Lexington yogurt shop offers special treats at grand opening
A new frozen yogurt shop is holding its grand opening today through Friday in Lexington with special deals and giveaways. Menchies at 5580 Sunset Blvd. in Lexington features yogurt with live and active cultures made from the milk of smiley California cows, which have not been treated with artificial growth hormones. A variety of 100 rotating flavors from cake batter to pomegranate tart is available at a self-serve station with more than 70 rotating toppings, including fresh fruits, granolas, nuts, candies and hot fudge. Info: menchies.com or (803) 356-0643.
Company relocating to Horry County, bringing 55 new jobs
BauschLinnemann North America, a producer of surfaces and edge bandings for furniture makers, said Friday it will establish a new facility and its North American headquarters in Horry County. The more than $8 million investment is expected to generate 55 jobs, according to the S.C. Department of Commerce. The company recently acquired Horry Countys Coastal Paper, a former supplier, and the assets of Quebecs CDM. It is consolidating operations in South Carolina. The new facility will give the company 75,000 square feet of new manufacturing and office space and is expected to be completed in the summer of 2013, the Commerce Department said. The campus has room to expand to 200,000 square feet. Hiring will begin next summer.
Corn estimates cut back as drought continues to take toll
ST. LOUIS A deepening drought in the nations farm states has cut further into this falls harvest, with farmers now expected to pull from their fields the lowest corn yield in more than a decade. But American farmers are still expected to produce their eighth-largest harvest ever, and while theres sure to be a rise in prices at the grocery stores, theres little risk of a failed harvest that would lead to shortages on the shelves. The U.S. Agriculture Department predicted the nations biggest harvest ever in the spring, when farmers planted 96.4 million acres of corn the most since 1937. But it cut its estimate a month ago and again Friday, saying it now expects the nation to produce 10.8 billion bushels, the least since 2006.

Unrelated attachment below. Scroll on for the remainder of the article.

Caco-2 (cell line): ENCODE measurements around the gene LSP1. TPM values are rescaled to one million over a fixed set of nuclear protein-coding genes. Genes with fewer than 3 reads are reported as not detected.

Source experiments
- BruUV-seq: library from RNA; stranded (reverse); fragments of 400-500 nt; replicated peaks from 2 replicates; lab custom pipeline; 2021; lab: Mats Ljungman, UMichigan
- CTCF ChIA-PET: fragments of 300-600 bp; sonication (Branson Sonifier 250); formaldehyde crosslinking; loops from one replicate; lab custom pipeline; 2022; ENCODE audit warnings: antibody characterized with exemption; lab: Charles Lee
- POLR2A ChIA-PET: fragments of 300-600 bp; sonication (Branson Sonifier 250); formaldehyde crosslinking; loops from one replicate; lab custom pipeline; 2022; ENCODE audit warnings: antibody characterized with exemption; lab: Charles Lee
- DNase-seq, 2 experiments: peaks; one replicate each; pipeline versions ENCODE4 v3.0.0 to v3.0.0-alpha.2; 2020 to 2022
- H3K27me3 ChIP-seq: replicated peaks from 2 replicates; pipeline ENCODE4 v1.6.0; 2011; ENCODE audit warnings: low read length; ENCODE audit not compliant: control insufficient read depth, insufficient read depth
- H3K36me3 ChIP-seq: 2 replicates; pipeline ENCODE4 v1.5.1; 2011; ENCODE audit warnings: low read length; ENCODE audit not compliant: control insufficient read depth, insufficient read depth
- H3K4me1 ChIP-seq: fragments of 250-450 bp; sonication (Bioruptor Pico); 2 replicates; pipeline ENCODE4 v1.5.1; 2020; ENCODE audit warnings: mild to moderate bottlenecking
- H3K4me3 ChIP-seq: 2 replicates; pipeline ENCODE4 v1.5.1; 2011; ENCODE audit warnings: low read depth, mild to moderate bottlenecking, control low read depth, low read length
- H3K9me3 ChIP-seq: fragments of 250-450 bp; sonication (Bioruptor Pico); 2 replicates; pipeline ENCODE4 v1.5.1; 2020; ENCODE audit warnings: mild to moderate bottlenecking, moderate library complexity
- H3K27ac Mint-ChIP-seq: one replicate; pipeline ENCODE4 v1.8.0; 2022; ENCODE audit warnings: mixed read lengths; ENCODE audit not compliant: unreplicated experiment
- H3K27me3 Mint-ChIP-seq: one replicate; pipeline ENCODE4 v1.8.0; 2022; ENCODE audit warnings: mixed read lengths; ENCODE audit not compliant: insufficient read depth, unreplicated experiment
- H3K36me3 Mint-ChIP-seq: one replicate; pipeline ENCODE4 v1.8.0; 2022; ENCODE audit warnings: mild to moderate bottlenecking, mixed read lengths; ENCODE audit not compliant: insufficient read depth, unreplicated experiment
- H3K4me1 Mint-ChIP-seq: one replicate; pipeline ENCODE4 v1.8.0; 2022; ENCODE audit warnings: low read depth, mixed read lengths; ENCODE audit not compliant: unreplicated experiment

Stock market ends slightly higher
NEW YORK The market had a wishy-washy Friday, capping an equally directionless week. Stocks inched down for most of the day. Then, with 45 minutes of trading left, the Dow Jones industrial average turned positive, ending up 42.76 points at 13,207.95. The S&P 500 rose 3.07 to 1,405.87. The Nasdaq composite rose 2.22 to 3,020.86. In a week with no major developments in Europes debt crisis, and no surprising reports on the U.S. economy, the market struggled to figure out which way to go. The three indexes rose incrementally on Monday and Tuesday and were mixed on Wednesday and Thursday. In a market that has grown used to triple-digit swings on the Dow, this week brought none the first time since early May that thats happened. It was a marked change from the same week a year ago. This week, the biggest move was a measly 51-point rise on Tuesday.
Kristy Eppley Rupon and The Associated Press contributed.